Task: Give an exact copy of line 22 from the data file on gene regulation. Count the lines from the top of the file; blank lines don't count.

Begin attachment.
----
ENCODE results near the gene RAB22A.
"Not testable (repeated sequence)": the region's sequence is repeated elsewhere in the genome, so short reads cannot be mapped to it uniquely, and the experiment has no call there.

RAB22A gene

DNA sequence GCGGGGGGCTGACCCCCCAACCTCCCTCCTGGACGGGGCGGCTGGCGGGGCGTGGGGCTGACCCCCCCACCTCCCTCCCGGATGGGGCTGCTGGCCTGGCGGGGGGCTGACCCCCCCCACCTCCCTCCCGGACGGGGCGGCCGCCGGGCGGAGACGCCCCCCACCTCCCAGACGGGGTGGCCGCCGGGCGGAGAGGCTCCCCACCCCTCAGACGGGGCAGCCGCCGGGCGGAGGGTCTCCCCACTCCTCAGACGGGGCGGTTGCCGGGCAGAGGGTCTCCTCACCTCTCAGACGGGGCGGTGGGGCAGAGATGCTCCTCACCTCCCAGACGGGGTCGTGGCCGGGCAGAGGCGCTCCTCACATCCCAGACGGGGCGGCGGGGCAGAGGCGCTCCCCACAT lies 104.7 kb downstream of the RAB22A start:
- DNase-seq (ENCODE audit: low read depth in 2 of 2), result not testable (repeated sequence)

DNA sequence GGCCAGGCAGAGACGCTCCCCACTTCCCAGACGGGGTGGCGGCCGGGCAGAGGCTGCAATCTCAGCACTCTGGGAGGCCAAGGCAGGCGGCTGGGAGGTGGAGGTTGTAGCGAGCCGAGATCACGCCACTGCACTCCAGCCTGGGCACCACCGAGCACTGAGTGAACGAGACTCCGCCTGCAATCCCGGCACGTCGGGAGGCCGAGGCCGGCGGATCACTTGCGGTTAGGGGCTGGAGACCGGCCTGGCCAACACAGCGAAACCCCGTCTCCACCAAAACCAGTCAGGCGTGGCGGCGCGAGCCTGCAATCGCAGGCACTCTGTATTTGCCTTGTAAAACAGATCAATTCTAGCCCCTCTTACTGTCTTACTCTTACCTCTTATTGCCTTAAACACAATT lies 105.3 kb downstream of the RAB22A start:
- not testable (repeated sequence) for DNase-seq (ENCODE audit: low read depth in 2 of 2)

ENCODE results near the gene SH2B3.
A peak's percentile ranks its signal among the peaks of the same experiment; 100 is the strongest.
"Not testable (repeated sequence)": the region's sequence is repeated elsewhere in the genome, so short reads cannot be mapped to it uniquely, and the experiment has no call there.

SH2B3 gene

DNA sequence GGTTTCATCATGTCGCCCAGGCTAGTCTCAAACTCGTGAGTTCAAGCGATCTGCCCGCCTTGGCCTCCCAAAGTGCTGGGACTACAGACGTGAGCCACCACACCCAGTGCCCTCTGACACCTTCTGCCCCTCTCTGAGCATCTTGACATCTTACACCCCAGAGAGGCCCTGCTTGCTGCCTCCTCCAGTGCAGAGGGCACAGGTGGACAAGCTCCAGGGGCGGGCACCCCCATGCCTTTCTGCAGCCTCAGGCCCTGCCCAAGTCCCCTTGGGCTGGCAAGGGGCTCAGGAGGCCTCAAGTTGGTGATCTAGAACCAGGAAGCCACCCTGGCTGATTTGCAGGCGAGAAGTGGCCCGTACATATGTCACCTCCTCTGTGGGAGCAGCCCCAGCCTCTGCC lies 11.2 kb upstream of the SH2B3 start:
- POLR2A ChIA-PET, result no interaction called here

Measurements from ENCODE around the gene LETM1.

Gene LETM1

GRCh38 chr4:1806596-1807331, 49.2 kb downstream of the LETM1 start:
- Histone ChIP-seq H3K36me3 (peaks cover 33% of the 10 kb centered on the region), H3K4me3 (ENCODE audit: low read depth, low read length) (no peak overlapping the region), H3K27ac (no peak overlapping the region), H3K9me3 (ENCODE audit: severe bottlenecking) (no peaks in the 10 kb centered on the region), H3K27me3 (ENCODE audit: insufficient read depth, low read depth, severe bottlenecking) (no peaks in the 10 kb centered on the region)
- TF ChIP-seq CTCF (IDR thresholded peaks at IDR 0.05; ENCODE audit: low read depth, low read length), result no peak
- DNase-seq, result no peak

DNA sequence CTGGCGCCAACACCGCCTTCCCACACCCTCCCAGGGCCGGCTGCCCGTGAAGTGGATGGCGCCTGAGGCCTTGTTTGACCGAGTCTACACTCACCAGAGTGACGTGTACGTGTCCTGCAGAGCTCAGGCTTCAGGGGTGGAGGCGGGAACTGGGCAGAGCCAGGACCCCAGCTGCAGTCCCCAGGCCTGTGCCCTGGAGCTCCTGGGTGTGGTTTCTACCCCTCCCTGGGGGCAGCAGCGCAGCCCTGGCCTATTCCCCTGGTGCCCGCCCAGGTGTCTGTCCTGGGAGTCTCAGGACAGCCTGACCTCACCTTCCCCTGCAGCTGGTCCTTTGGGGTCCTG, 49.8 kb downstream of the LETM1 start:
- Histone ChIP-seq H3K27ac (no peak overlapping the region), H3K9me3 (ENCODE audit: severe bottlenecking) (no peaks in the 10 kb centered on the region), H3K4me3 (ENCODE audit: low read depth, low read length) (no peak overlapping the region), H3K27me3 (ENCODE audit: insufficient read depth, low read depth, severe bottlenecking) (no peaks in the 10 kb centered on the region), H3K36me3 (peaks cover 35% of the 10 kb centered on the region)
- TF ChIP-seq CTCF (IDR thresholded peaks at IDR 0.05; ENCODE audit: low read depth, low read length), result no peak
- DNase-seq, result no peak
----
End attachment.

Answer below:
- TF ChIP-seq CTCF (IDR thresholded peaks at IDR 0.05; ENCODE audit: low read depth, low read length), result no peak